Are you getting a late start on your retirement planning? If so, you have company. According to a recent study from the Economic Policy Institute, the average family between the ages of 44 and 49 has only $81,437 saved for retirement. That number is $124,831 for those between ages 50 and 55 and $163,577 between ages 56 and 61.1 While those numbers might represent a good start, it’s fair to say they’re not sufficient to fund a long retirement.
The good news is it’s never too late to start saving for retirement. You may have to make some adjustments to your plans and vision, but with some discipline and focus, you may still be able to fund an enjoyable retirement.
Below are four tips to get you started. If you haven’t implemented these steps or started your planning, now may be the time to do so. The longer you wait, the more challenging your retirement might be.
Estimate your savings goal.
You wouldn’t plan a road trip without knowing your destination. The same should be true for your retirement plan. Before you can develop a strategy, you need to know where you want to end up. In the case of your retirement plan, your destination is your savings goal.
Start by estimating your annual spending. While you can’t precisely predict your annual spending in retirement, you can probably generate a range or ballpark figure. Then calculate any income you can count on in retirement, such as Social Security or pension benefits. If your income won’t cover your expenses, you have a gap that will need to be covered by distributions from savings. Your target should be a savings balance that’s large enough to safely generate your needed income.
Downsize your plans.
Since you’re getting a late start, you may find that your funding gap is so large that it would be nearly impossible to save enough money. Another way to eliminate your savings gap is to adjust your retirement plans. If you reduce your annual spending needs, you can similarly reduce the amount needed to fund your lifestyle.
For example, you could consider downsizing into a smaller home. That could reduce costs such as your mortgage, maintenance, utilities and more. Look at things like dining out less or scaling back your travel plans. Even small spending changes can have a big impact over time.
Consider supplemental income.
Retirement is supposed to be a time when you don’t work at all. If you’re off to a late start on saving, however, you may need some level of extra income. Fortunately, there are plenty of opportunities to work that still allow you to enjoy the freedom and flexibility of retirement.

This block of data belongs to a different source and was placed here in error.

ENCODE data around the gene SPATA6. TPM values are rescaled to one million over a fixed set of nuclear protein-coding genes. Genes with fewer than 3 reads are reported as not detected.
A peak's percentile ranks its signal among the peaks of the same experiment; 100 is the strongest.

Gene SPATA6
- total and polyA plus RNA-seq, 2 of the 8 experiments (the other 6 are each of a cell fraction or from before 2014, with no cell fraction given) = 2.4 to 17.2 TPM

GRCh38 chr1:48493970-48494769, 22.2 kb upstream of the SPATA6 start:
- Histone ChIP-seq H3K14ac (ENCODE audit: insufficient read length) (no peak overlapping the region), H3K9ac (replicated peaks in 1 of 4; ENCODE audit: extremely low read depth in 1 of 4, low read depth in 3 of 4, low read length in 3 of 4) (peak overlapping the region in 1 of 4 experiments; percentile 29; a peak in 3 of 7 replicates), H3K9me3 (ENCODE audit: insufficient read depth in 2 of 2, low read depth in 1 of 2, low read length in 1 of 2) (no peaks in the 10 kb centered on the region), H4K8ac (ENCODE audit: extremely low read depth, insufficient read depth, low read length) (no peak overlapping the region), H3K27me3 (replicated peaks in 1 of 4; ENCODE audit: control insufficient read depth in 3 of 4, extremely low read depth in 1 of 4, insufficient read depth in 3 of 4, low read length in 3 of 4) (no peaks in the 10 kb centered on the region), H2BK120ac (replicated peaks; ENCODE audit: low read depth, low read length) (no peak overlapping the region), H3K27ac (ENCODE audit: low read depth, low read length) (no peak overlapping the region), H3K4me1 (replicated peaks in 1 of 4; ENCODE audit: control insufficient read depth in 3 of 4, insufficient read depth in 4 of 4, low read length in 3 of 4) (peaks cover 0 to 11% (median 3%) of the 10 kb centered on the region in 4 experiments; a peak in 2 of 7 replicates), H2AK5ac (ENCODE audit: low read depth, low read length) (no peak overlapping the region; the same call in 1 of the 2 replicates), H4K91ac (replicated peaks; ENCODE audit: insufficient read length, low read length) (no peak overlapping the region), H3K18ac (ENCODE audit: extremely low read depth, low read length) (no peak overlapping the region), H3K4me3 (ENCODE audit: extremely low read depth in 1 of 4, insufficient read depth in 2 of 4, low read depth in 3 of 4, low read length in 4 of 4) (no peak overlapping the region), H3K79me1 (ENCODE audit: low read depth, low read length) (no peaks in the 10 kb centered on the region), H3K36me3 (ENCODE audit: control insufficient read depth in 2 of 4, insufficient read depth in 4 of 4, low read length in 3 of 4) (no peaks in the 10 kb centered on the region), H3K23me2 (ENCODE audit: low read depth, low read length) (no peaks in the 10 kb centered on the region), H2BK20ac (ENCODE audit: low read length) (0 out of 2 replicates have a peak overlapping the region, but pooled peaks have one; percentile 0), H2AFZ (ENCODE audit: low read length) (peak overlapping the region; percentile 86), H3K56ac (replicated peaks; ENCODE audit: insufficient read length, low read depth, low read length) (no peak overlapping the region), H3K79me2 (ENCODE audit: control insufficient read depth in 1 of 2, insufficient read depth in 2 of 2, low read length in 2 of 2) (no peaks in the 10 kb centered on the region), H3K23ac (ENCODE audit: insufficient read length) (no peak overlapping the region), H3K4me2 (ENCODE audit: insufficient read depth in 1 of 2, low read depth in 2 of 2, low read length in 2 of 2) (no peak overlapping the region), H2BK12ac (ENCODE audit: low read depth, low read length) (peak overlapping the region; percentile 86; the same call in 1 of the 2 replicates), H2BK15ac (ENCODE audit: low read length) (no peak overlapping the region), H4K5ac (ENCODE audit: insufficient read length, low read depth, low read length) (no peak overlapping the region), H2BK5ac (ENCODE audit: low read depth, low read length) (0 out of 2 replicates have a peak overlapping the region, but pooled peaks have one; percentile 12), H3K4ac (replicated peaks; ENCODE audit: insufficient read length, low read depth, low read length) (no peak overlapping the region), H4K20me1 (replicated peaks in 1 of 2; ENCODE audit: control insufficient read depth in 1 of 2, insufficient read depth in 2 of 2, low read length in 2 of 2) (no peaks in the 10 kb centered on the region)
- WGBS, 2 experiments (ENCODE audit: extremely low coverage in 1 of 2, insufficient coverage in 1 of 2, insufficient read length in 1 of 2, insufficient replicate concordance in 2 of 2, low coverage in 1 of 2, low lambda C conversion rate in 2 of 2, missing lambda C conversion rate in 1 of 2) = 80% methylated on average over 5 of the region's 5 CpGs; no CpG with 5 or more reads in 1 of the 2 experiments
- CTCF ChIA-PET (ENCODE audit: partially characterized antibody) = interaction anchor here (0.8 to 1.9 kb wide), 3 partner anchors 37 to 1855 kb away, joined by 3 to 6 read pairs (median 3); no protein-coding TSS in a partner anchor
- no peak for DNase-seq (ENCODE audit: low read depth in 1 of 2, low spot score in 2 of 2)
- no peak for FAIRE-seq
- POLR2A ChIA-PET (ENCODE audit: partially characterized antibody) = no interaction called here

You could look into a part-time job. Or you may even consider a seasonal job, like working at a golf course or a nursery. That way, you’d still have part of the year in which you don’t work. If you have a special skill or talent, consider freelance work as a coach, teacher or consultant.
Maximize your contributions.
Finally, the most important step you can take to funding your retirement plan is to save as much as possible. Make use of tax-deferred accounts like a 401(k) or an IRA. If you are under age 50, you can contribute up to $18,500 to a 401(k) in 2018 and as much as $5,500 to an IRA. If you are 50 or older, you can contribute an additional $6,000 to a 401(k) and $1,000 to an IRA.2 These additional amounts for older workers are called catch-up contributions, and they’re designed specifically for people who are off to a late start.
Ready to catch up on your retirement savings strategy? Let’s talk about it. Contact us today at Financial Solutions Group. We can help you analyze your goals and develop a strategy. Let’s connect soon and start the conversation.
Licensed Insurance Professional. This information is designed to provide a general overview with regard to the subject matter covered and is not state specific. The authors, publisher and host are not providing legal, accounting or specific advice for your situation. By providing your information, you give consent to be contacted about the possible sale of an insurance or annuity product. This information has been provided by a Licensed Insurance Professional and does not necessarily represent the views of the presenting insurance professional. The statements and opinions expressed are those of the author and are subject to change at any time. All information is believed to be from reliable sources; however, presenting insurance professional makes no representation as to its completeness or accuracy. This material has been prepared for informational and educational purposes only. It is not intended to provide, and should not be relied upon for, accounting, legal, tax or investment advice.
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